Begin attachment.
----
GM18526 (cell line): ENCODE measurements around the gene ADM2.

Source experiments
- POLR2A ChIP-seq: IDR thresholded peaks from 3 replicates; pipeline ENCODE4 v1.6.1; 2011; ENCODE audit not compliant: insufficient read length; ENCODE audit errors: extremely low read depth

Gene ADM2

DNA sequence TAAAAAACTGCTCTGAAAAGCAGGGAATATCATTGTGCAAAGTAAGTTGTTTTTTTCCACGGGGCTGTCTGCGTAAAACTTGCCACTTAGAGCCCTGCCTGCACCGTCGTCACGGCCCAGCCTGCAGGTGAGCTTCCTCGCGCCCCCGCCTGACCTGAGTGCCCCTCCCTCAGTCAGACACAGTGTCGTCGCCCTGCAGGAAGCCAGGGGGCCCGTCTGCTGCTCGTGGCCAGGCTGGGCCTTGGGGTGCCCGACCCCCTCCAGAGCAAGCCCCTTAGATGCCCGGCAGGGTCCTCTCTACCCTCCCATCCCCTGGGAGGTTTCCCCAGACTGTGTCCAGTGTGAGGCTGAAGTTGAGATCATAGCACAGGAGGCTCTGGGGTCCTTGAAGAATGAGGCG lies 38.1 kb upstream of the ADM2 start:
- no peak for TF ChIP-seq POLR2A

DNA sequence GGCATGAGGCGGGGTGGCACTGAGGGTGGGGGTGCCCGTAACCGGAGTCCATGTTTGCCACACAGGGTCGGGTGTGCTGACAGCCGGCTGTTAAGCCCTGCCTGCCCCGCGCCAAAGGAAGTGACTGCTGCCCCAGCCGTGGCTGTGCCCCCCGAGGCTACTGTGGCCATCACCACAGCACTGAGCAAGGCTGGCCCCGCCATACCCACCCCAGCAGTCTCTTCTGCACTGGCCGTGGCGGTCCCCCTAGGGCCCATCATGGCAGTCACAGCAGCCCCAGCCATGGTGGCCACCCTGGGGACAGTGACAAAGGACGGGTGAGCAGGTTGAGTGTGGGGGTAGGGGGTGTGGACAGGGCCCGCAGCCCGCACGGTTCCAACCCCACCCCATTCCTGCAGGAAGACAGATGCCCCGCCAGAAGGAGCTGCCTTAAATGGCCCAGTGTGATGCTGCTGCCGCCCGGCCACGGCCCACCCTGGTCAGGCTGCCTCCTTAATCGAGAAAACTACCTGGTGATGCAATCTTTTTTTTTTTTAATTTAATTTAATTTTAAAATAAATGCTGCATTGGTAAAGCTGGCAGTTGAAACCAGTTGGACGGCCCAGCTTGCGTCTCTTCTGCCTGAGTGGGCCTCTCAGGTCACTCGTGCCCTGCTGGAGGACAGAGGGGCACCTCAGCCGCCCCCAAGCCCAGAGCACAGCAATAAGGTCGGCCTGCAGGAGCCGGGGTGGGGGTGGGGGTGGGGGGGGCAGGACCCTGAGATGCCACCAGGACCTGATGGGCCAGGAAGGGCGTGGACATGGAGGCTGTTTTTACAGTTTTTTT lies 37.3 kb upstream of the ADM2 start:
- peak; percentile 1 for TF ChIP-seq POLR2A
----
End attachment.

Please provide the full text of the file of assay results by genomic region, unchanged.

GM18526 (cell line): ENCODE measurements around the gene ADM2.

Source experiments
- POLR2A ChIP-seq: IDR thresholded peaks from 3 replicates; pipeline ENCODE4 v1.6.1; 2011; ENCODE audit not compliant: insufficient read length; ENCODE audit errors: extremely low read depth

Gene ADM2

DNA sequence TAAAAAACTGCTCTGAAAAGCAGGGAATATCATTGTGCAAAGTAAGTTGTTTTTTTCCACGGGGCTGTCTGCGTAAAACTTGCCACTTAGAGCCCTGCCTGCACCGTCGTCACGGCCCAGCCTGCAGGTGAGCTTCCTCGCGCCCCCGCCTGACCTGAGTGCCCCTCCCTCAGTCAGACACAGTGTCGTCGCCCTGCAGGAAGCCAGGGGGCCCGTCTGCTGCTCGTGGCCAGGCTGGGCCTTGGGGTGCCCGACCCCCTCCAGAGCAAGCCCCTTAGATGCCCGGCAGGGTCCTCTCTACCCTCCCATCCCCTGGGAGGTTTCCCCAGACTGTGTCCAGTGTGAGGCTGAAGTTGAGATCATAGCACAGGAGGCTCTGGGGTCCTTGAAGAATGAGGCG lies 38.1 kb upstream of the ADM2 start:
- no peak for TF ChIP-seq POLR2A

DNA sequence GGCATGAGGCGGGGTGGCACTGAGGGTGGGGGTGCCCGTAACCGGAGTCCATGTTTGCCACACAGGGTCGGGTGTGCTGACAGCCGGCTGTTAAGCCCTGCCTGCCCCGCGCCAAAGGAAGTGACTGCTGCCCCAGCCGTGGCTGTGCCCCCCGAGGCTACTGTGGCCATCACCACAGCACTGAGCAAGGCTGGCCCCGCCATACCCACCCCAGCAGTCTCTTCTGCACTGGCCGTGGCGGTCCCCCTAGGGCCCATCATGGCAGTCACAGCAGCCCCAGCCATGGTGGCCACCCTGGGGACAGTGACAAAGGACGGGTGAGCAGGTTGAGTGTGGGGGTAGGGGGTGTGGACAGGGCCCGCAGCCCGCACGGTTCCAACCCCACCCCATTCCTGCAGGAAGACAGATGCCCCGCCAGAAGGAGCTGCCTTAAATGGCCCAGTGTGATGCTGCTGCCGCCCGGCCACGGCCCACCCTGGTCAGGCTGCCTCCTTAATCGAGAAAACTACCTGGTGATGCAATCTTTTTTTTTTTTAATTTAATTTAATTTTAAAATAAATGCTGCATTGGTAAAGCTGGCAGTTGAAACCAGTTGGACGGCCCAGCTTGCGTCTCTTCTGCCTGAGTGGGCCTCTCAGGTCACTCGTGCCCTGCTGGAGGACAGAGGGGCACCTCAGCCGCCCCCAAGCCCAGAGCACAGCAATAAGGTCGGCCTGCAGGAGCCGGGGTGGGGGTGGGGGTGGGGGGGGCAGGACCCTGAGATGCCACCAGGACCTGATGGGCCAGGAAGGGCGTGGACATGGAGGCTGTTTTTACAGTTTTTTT lies 37.3 kb upstream of the ADM2 start:
- peak; percentile 1 for TF ChIP-seq POLR2A